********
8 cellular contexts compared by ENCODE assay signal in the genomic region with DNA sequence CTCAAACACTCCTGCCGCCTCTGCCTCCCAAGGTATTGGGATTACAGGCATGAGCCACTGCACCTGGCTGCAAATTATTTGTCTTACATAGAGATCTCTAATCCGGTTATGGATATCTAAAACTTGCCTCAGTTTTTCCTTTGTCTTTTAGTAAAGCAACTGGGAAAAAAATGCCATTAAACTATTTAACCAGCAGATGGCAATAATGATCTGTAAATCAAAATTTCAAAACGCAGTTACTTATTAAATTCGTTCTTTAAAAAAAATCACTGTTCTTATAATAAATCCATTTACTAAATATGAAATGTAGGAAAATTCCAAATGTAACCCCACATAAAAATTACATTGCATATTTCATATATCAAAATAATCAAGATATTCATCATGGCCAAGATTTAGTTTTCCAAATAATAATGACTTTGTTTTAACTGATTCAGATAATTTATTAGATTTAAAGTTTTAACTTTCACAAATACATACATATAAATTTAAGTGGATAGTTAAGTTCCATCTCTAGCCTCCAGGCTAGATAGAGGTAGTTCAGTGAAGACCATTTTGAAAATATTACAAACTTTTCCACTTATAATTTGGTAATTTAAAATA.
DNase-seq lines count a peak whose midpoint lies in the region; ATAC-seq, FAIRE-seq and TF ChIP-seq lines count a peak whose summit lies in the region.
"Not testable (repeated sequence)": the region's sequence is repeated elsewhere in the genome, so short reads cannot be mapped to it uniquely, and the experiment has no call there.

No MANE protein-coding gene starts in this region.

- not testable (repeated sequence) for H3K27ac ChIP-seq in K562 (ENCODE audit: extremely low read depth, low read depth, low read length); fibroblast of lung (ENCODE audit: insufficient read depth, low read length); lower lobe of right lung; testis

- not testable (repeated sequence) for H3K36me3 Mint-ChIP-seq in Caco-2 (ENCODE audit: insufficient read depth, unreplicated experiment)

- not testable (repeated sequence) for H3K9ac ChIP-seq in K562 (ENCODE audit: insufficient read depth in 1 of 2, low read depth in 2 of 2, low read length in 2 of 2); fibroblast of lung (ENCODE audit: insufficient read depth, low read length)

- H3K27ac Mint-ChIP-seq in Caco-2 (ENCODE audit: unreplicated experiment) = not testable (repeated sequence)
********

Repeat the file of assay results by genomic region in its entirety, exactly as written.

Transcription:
8 cellular contexts compared by ENCODE assay signal in the genomic region with DNA sequence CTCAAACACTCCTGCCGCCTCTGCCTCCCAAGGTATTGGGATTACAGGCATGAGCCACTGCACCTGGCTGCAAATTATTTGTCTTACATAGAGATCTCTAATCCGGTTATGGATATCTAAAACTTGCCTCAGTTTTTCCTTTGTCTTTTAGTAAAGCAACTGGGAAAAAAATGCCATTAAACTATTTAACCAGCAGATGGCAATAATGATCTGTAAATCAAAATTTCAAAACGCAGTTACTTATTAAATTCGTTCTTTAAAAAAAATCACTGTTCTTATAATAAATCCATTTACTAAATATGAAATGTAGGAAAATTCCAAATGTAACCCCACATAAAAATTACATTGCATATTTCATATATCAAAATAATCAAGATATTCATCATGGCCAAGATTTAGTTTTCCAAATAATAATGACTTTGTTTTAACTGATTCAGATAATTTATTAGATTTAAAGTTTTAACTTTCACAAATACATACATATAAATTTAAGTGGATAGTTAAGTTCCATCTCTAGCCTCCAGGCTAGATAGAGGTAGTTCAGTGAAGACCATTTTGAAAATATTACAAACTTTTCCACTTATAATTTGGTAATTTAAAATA.
DNase-seq lines count a peak whose midpoint lies in the region; ATAC-seq, FAIRE-seq and TF ChIP-seq lines count a peak whose summit lies in the region.
"Not testable (repeated sequence)": the region's sequence is repeated elsewhere in the genome, so short reads cannot be mapped to it uniquely, and the experiment has no call there.

No MANE protein-coding gene starts in this region.

- not testable (repeated sequence) for H3K27ac ChIP-seq in K562 (ENCODE audit: extremely low read depth, low read depth, low read length); fibroblast of lung (ENCODE audit: insufficient read depth, low read length); lower lobe of right lung; testis

- not testable (repeated sequence) for H3K36me3 Mint-ChIP-seq in Caco-2 (ENCODE audit: insufficient read depth, unreplicated experiment)

- not testable (repeated sequence) for H3K9ac ChIP-seq in K562 (ENCODE audit: insufficient read depth in 1 of 2, low read depth in 2 of 2, low read length in 2 of 2); fibroblast of lung (ENCODE audit: insufficient read depth, low read length)

- H3K27ac Mint-ChIP-seq in Caco-2 (ENCODE audit: unreplicated experiment) = not testable (repeated sequence)